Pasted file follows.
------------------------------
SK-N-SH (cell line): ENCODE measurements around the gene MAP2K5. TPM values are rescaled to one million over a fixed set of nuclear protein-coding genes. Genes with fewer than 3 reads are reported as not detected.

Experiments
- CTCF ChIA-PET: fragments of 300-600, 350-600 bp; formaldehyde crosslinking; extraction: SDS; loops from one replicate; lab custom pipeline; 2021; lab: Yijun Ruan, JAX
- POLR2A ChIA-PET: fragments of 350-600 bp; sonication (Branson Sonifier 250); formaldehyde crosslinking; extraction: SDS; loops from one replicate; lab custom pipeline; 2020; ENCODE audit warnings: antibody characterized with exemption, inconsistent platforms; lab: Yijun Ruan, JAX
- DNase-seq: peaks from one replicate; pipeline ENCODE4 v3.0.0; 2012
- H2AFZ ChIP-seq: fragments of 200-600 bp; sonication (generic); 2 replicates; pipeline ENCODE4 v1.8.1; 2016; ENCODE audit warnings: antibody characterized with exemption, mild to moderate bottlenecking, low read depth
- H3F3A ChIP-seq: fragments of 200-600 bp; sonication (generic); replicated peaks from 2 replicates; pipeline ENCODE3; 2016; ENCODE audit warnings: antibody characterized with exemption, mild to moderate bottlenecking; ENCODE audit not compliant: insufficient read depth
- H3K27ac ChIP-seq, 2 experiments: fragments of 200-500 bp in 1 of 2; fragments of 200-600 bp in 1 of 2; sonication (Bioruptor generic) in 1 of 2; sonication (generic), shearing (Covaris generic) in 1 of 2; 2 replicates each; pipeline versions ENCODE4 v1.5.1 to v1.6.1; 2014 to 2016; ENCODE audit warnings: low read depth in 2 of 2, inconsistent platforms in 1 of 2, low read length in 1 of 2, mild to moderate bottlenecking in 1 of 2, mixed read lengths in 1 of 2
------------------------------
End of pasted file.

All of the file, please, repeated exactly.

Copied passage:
SK-N-SH (cell line): ENCODE measurements around the gene MAP2K5. TPM values are rescaled to one million over a fixed set of nuclear protein-coding genes. Genes with fewer than 3 reads are reported as not detected.

Experiments
- CTCF ChIA-PET: fragments of 300-600, 350-600 bp; formaldehyde crosslinking; extraction: SDS; loops from one replicate; lab custom pipeline; 2021; lab: Yijun Ruan, JAX
- POLR2A ChIA-PET: fragments of 350-600 bp; sonication (Branson Sonifier 250); formaldehyde crosslinking; extraction: SDS; loops from one replicate; lab custom pipeline; 2020; ENCODE audit warnings: antibody characterized with exemption, inconsistent platforms; lab: Yijun Ruan, JAX
- DNase-seq: peaks from one replicate; pipeline ENCODE4 v3.0.0; 2012
- H2AFZ ChIP-seq: fragments of 200-600 bp; sonication (generic); 2 replicates; pipeline ENCODE4 v1.8.1; 2016; ENCODE audit warnings: antibody characterized with exemption, mild to moderate bottlenecking, low read depth
- H3F3A ChIP-seq: fragments of 200-600 bp; sonication (generic); replicated peaks from 2 replicates; pipeline ENCODE3; 2016; ENCODE audit warnings: antibody characterized with exemption, mild to moderate bottlenecking; ENCODE audit not compliant: insufficient read depth
- H3K27ac ChIP-seq, 2 experiments: fragments of 200-500 bp in 1 of 2; fragments of 200-600 bp in 1 of 2; sonication (Bioruptor generic) in 1 of 2; sonication (generic), shearing (Covaris generic) in 1 of 2; 2 replicates each; pipeline versions ENCODE4 v1.5.1 to v1.6.1; 2014 to 2016; ENCODE audit warnings: low read depth in 2 of 2, inconsistent platforms in 1 of 2, low read length in 1 of 2, mild to moderate bottlenecking in 1 of 2, mixed read lengths in 1 of 2